Saturday, July 02, 2005

What do you do about skeptics?

This is in response to the Carrier post that precedes it. Back in graduate school, the reigning idea was that the problem of skepticism was overrated and that the enterprise of refuting the skeptic was pretty much misguided. At least that was the prevailing attitude of the "naturalistic epistemology" that was popular at that time. My epistemology teacher, Fred Schmitt, used to like to refer to foundationalism and skepticism as "The Bobbsey Twins," that foundationalism attempts to provide a response to skepticism and so takes skepticism seriously in a way that perhaps it should not. I think there are three strategies in response to the threat of skepticism. The problem of skepticism arises classically by 1) the discovery that knowledge requires justified belief 2) attempting to justify beliefs by arguments, 3)noticing that arguments themselves have premises that have to be justified and 4) realizing that you need justification for the justification, and then justification for the justification for the justification, and then justification for the justification for the justification for the justification... and I'm going to disappoint Fred for wimping out here, but I think you get my drift.

It was Descartes, with what I have been calling the Satan Test, who wanted to put all beliefs up to the severest possible tests to see if any of them were justified. But even if, as I have argued he succeed with the existence of a self that thinks, in order to avoid a pretty severe skepticism he had to dumb down the Satan Test. At least that's how I see it.

Descartes' Evil Demon has been replaced by the modern Brain in the Vat, but the problem remains the same. How do we refute the skeptic about, say, rational inference? So long as I feel required, for the sake of my epistemic life, to refute the claim that we are brains in vats, it looks awfully difficult to answer the person who asks me to prove that I am not a brain in a vat. And no, theism won't do the trick here. That's why I do not recommend attacking naturalism on the grounds that we theists can refute the skeptic but the atheist cannot. That's what I call a skeptical threat argument. Whatever I appeal to as my justification for why I am not a brain in a vat, the skeptic is going to attribute to the masterful neuroscientific understanding of the vatkeepers.

It seems to me that two strategies are effective in responding to the skeptic. One is outright dismissal, and the straightforward denial that we need to refute the skeptic. The burden of proof should not be on me for denying that we are brains in vats, the burden should be on the skeptic to prove that we are brains in vats.

But secondly, it can be pointed out that the skeptic's position is self-refuting. If someone says that there are no rational inferences, it doesn't bother me much as a mere statement, but if the skeptic is trying to argue for it, then the skeptic is contradicting himself. Moreover, as Hilary Rodham Putnam pointed out, on a plausible causal theory of reference, the words in the statement "We are brains in vats" are meaningful in virtue of the causal relations between the words and their objects, in other words, if the words "brains" and "vats" stand in an ordinary causal relationship to brains and vats. If they don't, which would have to be true if we WERE brains in vats, then the words don't mean anything. In other words, the BIV hypothesis is meaningful only if it is false.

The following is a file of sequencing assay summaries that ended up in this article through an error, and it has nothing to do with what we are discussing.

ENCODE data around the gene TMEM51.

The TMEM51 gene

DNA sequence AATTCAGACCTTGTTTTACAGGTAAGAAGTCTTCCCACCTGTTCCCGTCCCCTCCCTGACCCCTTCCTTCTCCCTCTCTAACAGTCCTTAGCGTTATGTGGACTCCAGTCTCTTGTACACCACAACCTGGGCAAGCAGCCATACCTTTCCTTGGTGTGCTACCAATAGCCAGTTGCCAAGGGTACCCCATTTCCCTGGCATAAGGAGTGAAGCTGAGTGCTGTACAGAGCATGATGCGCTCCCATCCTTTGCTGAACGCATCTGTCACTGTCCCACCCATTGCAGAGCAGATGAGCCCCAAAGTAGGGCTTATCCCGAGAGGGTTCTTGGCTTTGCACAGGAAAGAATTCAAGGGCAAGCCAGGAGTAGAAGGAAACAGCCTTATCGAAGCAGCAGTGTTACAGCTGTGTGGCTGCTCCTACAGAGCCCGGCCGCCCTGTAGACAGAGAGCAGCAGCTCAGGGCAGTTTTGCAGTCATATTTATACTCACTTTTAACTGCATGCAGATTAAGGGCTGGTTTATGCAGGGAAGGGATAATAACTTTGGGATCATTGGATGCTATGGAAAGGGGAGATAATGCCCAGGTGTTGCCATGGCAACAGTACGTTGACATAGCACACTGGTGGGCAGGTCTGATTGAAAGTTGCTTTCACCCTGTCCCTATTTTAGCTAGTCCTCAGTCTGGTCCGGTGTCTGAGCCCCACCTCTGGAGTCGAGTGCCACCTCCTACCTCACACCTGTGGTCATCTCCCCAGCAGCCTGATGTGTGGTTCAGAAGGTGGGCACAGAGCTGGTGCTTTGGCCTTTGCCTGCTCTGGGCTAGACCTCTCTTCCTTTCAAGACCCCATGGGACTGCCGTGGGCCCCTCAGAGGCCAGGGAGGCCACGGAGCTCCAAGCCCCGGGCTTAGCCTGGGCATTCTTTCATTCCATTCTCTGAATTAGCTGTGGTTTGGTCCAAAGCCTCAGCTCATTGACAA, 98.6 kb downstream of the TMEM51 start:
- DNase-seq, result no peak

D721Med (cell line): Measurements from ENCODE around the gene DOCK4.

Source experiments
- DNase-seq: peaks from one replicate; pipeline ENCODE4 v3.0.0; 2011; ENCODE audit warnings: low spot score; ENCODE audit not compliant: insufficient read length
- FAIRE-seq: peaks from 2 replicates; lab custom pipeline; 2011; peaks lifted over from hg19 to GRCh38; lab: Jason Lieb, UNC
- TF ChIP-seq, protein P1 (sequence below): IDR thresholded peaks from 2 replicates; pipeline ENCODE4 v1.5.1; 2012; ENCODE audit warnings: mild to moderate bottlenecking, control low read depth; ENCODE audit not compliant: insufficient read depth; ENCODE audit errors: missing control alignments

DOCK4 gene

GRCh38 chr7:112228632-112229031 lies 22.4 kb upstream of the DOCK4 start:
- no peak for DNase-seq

Now it seems to me that both of these strategies is available to the advocate of AFR. The attempt to argue empirically against the skeptic, which Carrier thinks is somehow undermined by accepting AFR, seems to have serious problems as a strategy against the skeptic anyway, since whatever empricial evidence is provided can be explained in terms of the omnipotent power of either the evil demon or the vatkeepers, depending of what mythos you are using to get the skeptical argument going.

25 comments:

Steven Carr said...

The theistic position is that there really are supernatural powers capable of attacking and deceiving our senses and reason, and that they are highly motivated to do so.

It is prima facie plausible on theism that people really are deceived (2 Thess. 2 springs to mind)

At least naturalists don't have this burden to overcome.

Ahab said...

Couldn't a person who believed we are 'just brains in a vat' also believe in rational inferences?
And aren't there some theists who basically deny rational inferences? (I'm thinking of those theists with a very strong mystical and anti-intellectual outlook.)

Victor Reppert said...

Of course some theists (not all!) believe that there are powerful beings whose goal it is to deceive us but presumably the most powerful being of all, by and large, wants us to know the truth. And Satan's deceptions seem primarily to be concerned with spiritual deceptions rather than deceptions about, say, whether there is a pen in my hand. Descartes presented proofs of the existence of God and then argued that since God is the greatest conceivable being he is not a deceiver, and therefore would not allow Satan to deceive him about the existence of the physical world.